Our guide to better interviews

Improve your interview skills

Whatever side of the desk you’re on, you can probably up your game for your next interview. For employers, it’s important to take the time to find the right candidate, so that you spend your recruitment budget wisely and build a strong team. For candidates, the right approach to interview can significantly enhance your chances of getting an offer – even if you don’t meet all the criteria on paper.

With years of expertise in finding candidates and interviewing on behalf of clients, we’ve been able to compile a list of advice and tips that can help anyone involved in an interview to work towards the best outcome. Of course, we can’t guarantee that you’ll get the job, or make the best hire, but we can absolutely share some tips that will help to point you in the right direction.

These tips apply just as much to the new way of interviewing – via Zoom or Teams or other online platforms – as they do for traditional face-to-face interviews. Body language, tone of voice and interaction remain just as important. So you can apply this advice straight away, no matter who you’re interviewing, how or when.

For interviewers

Be aware of bias – unconscious bias is all about the decisions you take and opinions you form without even realising it. Understanding your own potential biases and working hard to overcome them is no easy task, but it’s vital for conducting a better interview. We’d take exception to being told we are biased about some things, but the fact remains that we often are. According to Psychology Today, some of these biases include:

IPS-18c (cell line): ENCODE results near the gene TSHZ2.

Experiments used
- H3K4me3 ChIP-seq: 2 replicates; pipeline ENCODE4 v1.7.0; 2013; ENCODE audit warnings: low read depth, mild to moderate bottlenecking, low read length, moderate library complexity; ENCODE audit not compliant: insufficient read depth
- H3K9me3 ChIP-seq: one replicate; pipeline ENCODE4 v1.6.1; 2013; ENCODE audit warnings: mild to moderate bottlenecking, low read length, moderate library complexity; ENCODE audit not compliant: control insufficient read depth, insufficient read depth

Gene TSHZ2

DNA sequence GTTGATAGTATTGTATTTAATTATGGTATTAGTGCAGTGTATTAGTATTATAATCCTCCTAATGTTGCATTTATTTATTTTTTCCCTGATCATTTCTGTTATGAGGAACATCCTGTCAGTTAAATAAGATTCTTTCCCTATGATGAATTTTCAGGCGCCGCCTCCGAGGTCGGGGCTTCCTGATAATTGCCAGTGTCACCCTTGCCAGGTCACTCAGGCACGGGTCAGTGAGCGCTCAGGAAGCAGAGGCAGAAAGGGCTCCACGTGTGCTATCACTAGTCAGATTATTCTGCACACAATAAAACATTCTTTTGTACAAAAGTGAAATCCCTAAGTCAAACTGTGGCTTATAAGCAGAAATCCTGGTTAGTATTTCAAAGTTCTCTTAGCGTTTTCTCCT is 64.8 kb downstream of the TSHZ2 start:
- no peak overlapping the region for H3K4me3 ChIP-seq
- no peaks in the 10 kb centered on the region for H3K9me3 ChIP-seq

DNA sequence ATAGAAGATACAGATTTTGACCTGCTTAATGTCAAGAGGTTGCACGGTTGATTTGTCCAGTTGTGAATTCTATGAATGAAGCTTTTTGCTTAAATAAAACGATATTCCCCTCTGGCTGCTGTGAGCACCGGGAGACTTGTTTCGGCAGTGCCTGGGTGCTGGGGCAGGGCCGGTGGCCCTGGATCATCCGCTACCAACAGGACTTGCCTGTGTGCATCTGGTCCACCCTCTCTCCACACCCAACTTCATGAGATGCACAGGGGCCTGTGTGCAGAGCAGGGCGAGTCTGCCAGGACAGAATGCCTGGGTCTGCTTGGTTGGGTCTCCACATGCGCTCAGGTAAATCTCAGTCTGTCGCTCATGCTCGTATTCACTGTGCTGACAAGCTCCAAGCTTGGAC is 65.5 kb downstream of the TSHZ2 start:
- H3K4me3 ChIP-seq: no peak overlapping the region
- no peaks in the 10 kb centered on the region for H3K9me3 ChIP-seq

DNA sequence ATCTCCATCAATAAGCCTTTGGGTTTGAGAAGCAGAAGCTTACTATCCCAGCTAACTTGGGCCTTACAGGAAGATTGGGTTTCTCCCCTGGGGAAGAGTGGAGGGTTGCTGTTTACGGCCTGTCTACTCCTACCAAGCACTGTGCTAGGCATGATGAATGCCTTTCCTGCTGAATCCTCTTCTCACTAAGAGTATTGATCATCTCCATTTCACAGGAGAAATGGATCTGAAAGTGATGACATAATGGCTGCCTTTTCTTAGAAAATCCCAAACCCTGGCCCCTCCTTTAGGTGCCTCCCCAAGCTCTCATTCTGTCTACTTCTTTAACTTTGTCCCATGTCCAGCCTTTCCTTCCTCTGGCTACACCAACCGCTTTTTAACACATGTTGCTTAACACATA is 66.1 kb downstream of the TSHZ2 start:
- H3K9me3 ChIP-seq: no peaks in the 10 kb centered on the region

• The perceived physical attractiveness of the candidate
  • The perceived things you may feel you have in common with the candidate
  • The stereotypes you may hold about gender, age, nationality, ethnicity, qualifications and religion
  • The assumptions you may make based on dress, voice and non-verbal signals

In order to overcome bias, and remembering that the way that candidates behave in interview is highly influenced by stress and nerves, you need to have a clear structure for the interview that is consistent across all the candidates you see. This means you will have a standardised basis for looking back at the interviews to make a decision. In theory, it should also mean that you can hand your notes to someone who wasn’t in the interview and they should be able to see who is the best candidate.

Our top tips

  1. Really prepare for the interview. Know exactly what you are looking for in the right candidate, in terms of qualifications, experience, attitude and willingness to develop. Read the candidate’s CV thoroughly, along with any other material they have been asked to submit. Look for particular areas that may need further investigation or that you think are particularly relevant to the role.
  2. Set a standard list of questions. You need to be able to compare candidates after the interview process and this will be easier if you ask them the same things. You can go off-topic to explore answers, but you should to your list to make sure you are gathering all the most relevant information. Finally, keep your questions open, so that you give the candidate a chance to explain or expand, rather than just giving ‘yes’ or ‘no’ answers.
  3. Listen to your candidate. The most common problem with interviewers is a failure to listen. Instead, you’re focused on getting through the questions on your list and, in your mind, you’ve already decided what ‘golden’ responses you are looking for. We can pretty much guarantee that if you don’t listen and concentrate on the answers your candidates give, you’ll end up hiring the wrong person. As a leader, you should be able to listen to an answer and see how it reveals something that might be useful or flags up a warning sign.